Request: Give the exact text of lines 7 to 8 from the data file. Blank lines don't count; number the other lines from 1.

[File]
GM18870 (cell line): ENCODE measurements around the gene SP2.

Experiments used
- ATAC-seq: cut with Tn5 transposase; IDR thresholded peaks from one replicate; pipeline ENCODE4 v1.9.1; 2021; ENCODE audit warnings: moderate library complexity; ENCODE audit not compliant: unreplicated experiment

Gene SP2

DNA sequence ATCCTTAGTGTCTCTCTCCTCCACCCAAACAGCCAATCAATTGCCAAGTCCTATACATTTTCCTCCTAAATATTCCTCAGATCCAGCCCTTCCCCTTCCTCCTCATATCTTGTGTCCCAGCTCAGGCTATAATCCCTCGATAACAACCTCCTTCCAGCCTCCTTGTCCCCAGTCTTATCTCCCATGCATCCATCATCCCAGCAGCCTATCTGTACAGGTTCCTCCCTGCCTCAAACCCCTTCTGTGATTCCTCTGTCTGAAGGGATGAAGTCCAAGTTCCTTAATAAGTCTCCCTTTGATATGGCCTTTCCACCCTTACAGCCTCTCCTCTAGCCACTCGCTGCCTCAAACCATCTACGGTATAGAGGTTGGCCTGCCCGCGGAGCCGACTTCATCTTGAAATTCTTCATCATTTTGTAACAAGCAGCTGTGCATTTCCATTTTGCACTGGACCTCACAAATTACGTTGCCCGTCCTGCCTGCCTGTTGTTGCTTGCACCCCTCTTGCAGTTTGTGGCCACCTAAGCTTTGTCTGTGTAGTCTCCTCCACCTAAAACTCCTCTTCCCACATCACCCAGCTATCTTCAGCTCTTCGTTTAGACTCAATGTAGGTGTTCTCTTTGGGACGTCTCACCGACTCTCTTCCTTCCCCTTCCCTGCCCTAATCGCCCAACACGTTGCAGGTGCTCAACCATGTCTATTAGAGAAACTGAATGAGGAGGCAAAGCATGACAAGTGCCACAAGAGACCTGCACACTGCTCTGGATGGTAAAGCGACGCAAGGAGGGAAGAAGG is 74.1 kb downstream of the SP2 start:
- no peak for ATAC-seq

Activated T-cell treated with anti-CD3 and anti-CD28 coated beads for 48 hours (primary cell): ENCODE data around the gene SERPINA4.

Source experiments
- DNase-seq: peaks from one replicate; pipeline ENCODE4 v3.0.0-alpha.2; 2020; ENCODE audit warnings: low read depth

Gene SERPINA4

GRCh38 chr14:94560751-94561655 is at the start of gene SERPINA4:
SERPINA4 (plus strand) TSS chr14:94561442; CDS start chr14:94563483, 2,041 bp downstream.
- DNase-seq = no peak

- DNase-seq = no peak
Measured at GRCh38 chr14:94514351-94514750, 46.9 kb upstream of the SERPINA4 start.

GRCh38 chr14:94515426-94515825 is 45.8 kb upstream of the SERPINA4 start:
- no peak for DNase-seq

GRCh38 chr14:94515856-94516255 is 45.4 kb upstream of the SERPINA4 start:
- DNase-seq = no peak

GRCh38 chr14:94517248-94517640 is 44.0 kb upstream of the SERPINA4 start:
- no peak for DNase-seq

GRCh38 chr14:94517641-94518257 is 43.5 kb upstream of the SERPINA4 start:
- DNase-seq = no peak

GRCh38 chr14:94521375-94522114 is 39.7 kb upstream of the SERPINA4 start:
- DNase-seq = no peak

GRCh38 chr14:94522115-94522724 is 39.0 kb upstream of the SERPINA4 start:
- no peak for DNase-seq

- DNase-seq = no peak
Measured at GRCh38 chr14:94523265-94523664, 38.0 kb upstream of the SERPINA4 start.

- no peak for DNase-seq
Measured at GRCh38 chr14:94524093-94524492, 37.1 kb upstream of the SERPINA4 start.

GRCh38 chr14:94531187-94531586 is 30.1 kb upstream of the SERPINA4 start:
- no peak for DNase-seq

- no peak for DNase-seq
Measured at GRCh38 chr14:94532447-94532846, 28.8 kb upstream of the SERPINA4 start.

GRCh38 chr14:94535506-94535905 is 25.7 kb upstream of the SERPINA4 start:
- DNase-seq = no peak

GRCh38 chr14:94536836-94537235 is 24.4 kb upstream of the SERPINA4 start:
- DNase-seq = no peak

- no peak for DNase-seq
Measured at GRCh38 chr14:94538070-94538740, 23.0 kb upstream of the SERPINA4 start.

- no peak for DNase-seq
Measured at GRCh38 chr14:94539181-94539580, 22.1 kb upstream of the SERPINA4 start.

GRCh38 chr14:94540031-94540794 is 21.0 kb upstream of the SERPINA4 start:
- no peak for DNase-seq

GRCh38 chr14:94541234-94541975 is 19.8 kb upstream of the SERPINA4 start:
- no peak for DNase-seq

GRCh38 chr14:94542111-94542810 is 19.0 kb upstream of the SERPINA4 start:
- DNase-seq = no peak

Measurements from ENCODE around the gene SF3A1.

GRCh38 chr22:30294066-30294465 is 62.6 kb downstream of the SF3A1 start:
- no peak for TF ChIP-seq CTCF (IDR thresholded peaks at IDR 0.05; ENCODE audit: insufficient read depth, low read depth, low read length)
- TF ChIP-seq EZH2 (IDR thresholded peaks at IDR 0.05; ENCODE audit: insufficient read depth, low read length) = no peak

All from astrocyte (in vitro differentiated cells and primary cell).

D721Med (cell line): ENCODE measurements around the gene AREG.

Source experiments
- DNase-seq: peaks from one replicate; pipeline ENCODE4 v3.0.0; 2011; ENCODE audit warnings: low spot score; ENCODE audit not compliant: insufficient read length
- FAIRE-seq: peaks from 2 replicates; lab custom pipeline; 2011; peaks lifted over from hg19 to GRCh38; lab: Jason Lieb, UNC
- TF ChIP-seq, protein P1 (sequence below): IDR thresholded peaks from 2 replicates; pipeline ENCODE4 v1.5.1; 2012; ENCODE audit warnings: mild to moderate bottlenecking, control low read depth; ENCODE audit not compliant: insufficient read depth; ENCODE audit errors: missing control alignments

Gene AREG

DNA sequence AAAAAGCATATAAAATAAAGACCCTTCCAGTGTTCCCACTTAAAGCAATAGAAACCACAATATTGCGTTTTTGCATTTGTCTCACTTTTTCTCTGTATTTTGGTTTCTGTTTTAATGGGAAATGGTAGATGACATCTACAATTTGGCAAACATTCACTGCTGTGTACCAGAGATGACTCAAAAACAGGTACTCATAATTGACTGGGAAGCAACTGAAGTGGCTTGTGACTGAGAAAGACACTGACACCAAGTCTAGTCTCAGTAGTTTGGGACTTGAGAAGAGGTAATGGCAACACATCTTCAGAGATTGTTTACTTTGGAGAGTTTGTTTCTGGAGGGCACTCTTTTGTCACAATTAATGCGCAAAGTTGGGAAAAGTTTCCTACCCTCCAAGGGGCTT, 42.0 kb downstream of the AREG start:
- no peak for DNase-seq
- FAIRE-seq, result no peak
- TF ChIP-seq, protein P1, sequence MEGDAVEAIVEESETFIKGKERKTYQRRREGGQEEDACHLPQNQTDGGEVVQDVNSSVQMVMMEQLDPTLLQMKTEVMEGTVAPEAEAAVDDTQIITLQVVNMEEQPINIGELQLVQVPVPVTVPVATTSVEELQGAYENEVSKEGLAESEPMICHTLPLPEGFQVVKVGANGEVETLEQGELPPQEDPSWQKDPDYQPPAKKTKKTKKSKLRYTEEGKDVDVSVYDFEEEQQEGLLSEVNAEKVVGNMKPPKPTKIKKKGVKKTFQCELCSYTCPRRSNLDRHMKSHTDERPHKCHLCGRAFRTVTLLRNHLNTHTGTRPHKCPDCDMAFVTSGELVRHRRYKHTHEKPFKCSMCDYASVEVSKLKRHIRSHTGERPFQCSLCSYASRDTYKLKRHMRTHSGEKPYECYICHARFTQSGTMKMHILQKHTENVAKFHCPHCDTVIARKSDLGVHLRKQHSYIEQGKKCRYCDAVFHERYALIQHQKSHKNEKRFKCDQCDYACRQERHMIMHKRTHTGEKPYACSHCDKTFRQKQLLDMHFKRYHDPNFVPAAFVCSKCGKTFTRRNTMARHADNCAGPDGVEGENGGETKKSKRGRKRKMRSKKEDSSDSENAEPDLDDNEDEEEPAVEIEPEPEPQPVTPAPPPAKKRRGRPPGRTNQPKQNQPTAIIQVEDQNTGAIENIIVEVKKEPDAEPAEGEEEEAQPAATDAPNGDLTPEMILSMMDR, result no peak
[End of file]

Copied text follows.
Activated T-cell treated with anti-CD3 and anti-CD28 coated beads for 48 hours (primary cell): ENCODE data around the gene SERPINA4.

Source experiments